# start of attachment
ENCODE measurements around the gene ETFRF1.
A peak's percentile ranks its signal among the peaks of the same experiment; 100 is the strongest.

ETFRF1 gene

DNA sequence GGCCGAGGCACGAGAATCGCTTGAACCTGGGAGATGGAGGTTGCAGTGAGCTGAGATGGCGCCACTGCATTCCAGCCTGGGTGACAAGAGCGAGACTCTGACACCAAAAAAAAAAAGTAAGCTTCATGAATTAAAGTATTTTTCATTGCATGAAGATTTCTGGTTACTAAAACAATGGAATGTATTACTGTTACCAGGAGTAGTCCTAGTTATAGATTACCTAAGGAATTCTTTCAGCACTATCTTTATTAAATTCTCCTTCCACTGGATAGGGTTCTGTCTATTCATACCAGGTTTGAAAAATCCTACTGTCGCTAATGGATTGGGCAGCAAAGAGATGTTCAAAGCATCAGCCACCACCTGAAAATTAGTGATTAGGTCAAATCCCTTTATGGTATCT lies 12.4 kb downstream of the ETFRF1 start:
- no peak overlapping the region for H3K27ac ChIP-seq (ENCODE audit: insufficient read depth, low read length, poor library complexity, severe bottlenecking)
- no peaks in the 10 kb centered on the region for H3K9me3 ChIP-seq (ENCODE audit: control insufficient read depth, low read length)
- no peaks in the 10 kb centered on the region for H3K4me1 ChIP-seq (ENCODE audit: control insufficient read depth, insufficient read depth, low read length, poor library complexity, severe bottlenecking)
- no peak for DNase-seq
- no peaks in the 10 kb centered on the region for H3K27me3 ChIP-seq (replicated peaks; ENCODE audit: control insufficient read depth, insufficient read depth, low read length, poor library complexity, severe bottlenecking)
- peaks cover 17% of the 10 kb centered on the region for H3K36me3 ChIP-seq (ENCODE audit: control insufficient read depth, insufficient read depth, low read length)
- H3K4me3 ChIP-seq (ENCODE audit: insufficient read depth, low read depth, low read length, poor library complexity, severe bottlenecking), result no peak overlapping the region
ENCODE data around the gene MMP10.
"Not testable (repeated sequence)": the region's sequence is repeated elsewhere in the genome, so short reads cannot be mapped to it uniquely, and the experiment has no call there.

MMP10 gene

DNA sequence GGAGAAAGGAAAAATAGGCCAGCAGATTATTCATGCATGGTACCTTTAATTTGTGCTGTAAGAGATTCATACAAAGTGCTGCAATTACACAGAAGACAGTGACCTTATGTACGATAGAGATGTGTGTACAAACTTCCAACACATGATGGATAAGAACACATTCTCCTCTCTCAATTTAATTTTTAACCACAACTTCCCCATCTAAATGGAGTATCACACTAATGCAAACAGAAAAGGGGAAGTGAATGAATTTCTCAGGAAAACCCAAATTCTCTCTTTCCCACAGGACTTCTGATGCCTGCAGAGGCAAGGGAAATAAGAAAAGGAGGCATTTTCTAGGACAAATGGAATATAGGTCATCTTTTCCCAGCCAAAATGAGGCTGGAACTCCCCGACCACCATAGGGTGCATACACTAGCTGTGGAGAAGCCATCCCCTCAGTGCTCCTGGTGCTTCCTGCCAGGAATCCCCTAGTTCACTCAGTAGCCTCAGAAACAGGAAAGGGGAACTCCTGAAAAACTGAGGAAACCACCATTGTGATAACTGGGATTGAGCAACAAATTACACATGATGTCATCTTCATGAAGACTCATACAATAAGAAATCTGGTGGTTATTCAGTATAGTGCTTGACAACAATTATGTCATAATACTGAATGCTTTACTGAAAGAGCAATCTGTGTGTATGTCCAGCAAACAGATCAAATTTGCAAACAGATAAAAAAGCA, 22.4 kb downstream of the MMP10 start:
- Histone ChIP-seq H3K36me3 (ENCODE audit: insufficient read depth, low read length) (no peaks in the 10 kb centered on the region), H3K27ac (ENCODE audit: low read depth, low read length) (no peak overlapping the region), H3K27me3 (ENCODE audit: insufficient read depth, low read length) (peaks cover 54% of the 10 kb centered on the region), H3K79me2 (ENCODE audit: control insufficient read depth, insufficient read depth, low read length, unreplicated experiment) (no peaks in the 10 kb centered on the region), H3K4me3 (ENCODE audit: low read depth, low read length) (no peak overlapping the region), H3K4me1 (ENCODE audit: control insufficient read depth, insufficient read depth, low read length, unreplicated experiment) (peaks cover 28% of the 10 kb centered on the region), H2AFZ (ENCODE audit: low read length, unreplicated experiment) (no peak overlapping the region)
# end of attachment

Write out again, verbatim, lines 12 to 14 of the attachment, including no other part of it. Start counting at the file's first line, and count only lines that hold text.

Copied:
ENCODE data around the gene MMP10.
"Not testable (repeated sequence)": the region's sequence is repeated elsewhere in the genome, so short reads cannot be mapped to it uniquely, and the experiment has no call there.

MMP10 gene